Murdered by the State of Ohio on April 20, 2010
Darryl Durr # 207 889
Clemency Hearing Date: September 30, 2009
Justice for Darryl Durr
I. Inadequacies in Darryl's Legal Proceedings
A. The State's Case rested on the testimony of Deborah Mullins. If Ms. Mullins was telling the truth, she had ample opportunity to go to the police the night Angel Vincent disappeared. Instead she waited over nine months to come forward with her story, at a time where her relationship with Darryl seemed to be breaking apart.
B. The funding for investigative and expert witness assistance was so meager ($500.00) that defense counsel could not obtain the assistance that was needed to find and talk to witnesses and to assist in the mitigation phase of the case.
C. The State failed to turn over reports that included information that would have assisted the defense. These included statements:
a. That the deputy coroner's initial findings concerning the date of death indicated the body had been dead "from days to a couple of weeks". Angel Vincent disappeared on January 31, 1988 and the decomposed body that was later identified as hers was found on April 30, 1988, three months later.
b. An expert opinion that the body was that of a 20 - 30 year old female. Angel Vincent was 16 years old when she disappeared.
c. Police reports that identified other reasons for Angel Vincent's disappearance. The week prior to her disappearance, Angel Vincent had telephoned her father in Texas and expressed her desire to visit him. The authorities had previously charged the decedent with being habitually truant from school. The police treated her January 1988 disappearance as if she had run away.
d. The trial court rushed the case forward to trial. The trial began 53 days after counsel was appointed.
e. The trial court severely limited defense counsel's questioning of potential jurors, and seated a jury in four hours. Voir dire in a capital case usually takes anywhere from three to five days.
f. The racial overtones in the case overshadowed the trial. Darryl Durr is African American. The victim was a young Caucasian female. Deborah Mullins was a white female as was Darryl's common - law wife Janice Jackson Durr. During a break in the trial proceedings, the judge stated that he "wanted to see Darryl's black person ass in the chair for messing with white women". A police officer told Darryl's stepfather that he did not like him "because I was like Martin Luther King".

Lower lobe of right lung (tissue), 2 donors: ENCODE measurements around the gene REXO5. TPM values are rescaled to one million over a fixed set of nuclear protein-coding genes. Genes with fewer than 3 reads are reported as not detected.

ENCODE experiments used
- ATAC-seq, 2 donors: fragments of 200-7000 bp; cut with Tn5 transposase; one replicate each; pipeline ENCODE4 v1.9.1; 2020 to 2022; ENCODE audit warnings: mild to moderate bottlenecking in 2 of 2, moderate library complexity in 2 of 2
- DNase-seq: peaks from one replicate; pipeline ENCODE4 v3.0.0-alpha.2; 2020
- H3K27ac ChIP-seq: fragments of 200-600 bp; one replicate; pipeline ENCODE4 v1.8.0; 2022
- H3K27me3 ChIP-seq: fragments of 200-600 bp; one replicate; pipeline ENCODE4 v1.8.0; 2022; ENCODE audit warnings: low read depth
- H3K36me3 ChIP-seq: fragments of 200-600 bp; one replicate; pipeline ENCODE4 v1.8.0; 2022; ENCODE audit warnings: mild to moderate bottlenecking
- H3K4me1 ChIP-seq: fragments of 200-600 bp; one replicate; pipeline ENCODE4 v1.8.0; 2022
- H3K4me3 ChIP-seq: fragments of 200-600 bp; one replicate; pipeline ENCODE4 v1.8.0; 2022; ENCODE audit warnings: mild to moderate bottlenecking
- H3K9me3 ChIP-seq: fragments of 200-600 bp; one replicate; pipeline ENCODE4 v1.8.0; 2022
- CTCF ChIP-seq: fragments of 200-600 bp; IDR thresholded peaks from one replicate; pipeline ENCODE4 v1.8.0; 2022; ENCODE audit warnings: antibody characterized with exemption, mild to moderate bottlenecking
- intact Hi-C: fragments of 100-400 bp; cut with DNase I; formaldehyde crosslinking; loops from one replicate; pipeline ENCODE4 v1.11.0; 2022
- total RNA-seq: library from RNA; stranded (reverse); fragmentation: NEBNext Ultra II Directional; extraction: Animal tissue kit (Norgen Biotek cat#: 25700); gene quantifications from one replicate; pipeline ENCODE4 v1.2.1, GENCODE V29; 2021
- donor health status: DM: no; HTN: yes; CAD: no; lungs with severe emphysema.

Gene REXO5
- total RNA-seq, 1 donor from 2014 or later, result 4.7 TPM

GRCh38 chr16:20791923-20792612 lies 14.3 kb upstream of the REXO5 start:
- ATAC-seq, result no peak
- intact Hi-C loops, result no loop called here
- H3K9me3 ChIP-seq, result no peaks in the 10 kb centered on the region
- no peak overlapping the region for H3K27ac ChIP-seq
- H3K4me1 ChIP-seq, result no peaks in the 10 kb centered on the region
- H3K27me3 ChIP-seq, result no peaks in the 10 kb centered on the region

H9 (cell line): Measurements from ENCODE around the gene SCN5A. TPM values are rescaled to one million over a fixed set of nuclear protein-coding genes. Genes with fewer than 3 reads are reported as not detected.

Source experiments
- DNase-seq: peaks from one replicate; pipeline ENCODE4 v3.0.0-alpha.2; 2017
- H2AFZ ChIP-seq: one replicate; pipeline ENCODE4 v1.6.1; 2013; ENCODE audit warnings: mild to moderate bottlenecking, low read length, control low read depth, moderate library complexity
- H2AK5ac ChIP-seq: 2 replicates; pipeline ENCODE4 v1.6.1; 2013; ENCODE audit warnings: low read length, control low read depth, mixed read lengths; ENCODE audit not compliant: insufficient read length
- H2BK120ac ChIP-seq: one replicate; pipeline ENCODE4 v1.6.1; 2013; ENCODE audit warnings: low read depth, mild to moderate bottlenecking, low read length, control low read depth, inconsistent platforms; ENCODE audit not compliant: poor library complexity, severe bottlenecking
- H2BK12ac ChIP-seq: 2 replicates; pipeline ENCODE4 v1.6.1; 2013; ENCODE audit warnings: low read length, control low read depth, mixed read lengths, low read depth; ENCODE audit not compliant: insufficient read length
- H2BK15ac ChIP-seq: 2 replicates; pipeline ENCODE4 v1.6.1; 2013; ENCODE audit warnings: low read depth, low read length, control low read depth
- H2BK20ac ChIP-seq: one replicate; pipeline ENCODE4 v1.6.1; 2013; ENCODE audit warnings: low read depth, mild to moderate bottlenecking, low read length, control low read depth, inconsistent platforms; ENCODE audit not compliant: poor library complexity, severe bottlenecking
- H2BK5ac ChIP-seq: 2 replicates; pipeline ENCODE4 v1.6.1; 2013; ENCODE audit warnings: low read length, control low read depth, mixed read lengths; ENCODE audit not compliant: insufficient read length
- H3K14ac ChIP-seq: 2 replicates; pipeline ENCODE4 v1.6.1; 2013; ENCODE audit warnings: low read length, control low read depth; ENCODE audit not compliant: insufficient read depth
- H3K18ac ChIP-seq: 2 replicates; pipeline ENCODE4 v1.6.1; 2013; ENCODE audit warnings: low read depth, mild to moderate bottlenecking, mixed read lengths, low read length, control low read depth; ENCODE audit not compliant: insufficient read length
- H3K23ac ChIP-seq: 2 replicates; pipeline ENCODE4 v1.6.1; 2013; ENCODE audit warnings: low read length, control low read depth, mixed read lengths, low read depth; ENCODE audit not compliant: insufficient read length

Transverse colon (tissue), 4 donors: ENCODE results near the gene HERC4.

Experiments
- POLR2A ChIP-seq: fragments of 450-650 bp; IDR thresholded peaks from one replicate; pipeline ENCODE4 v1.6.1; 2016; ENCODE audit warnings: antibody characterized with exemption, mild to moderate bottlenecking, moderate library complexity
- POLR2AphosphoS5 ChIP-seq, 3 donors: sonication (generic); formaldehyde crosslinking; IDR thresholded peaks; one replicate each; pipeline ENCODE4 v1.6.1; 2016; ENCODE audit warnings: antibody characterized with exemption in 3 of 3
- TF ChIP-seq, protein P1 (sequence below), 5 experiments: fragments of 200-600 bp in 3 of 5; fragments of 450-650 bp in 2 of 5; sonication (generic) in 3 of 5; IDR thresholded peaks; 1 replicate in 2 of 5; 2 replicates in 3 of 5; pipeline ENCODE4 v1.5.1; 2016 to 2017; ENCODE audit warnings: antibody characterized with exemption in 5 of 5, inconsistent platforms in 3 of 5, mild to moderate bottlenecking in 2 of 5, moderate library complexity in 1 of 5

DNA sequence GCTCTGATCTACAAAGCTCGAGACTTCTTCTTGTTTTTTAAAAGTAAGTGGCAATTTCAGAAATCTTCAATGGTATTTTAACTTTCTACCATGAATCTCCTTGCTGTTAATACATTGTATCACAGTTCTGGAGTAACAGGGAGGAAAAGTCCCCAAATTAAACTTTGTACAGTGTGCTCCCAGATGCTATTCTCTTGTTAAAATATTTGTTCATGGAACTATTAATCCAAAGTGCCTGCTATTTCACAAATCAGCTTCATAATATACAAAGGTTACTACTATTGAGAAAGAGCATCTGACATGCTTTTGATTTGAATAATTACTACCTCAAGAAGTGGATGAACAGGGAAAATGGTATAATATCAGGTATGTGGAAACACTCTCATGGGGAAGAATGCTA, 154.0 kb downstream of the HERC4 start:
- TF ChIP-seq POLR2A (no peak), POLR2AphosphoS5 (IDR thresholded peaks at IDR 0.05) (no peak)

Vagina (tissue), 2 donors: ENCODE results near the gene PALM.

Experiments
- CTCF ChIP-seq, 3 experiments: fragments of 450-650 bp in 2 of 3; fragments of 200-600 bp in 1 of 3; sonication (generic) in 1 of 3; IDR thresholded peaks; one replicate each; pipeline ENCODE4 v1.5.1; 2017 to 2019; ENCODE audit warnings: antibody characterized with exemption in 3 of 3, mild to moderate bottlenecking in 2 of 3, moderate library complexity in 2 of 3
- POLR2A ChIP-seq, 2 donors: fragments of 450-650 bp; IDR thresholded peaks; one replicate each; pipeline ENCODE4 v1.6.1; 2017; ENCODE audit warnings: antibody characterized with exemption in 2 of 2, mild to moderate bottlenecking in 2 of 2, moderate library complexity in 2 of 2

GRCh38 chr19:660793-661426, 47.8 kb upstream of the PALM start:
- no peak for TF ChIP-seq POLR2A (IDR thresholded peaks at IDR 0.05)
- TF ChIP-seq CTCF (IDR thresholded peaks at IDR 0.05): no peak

g. Trial counsel failed to investigate Darryl's family life and background in anticipation for the penalty phase of the case as is required by the ABA Guidelines for Capital Counsel in the Representation of those charged with an offense punishable by death. After Darryl was convicted, the case proceeded quickly to the penalty phase. The defense called Darryl's mother and his common law wife. Defense counsel failed to present a cohesive mitigation case and to explain to the jury information to give Darryl less than a defense sentence.
II. Defense Counsel were ineffective in the Penalty Phase
A. Counsel representing the capitally charged must meet minimum standards of proficiency - both in defending against the state's charges and in convincing the sentencer that death is not the appropriate sentence.
B. Counsel failed to investigate and conduct a thorough review of Darryl's background.
C. Counsel failed to present the following information to the jury, because they failed to investigate:
a. Tammy Jackson was a friend of Darryl's and a former girlfriend. She stated in her affidavit that Darryl was a nice person and he was never physically or verbally abusive to her and was never disrespectful.
b. Charles Johnson was Darryl's step-father. Mr. Johnson could have testified concerning some of the attitudes and experiences of a black man. He also could have discussed incidents from Darryl's childhood that would have humanized Darryl in the jury's eye.
c. Michael Durr was Darryl's older brother. Michael could have related what Darryl's childhood was like and his perceptions of Darryl's childhood.
d. Denise Durr was Darryl's older sister. She indicated that her father used to beat her mother. She spent time watching Darryl while her mother worked. Darryl found out as an older child that he had a different father (Eddie Wright) than the one who lived in the house. Darryl was very proud of his son and daughter and was a good father.
D. Counsel failed to obtain the assistance of experts
a. A social worker or mitigation specialist: This person is responsible for the gathering of records relating to the client's life including education and employment records. They also locate and interview persons, who are familiar with the client, be it family, friends, employers, teachers, etc. The mitigation specialist then creates a social history or overview of the client's life to aid defense counsel in creating a strategy for the penalty phase. No such person was retained, documents located, or social history created.
b. An independent psychologist: This person could have done psychological interviews and testing of Darryl. In state post-conviction, Dr. James Eisenberg examined Darryl and obtained the following information.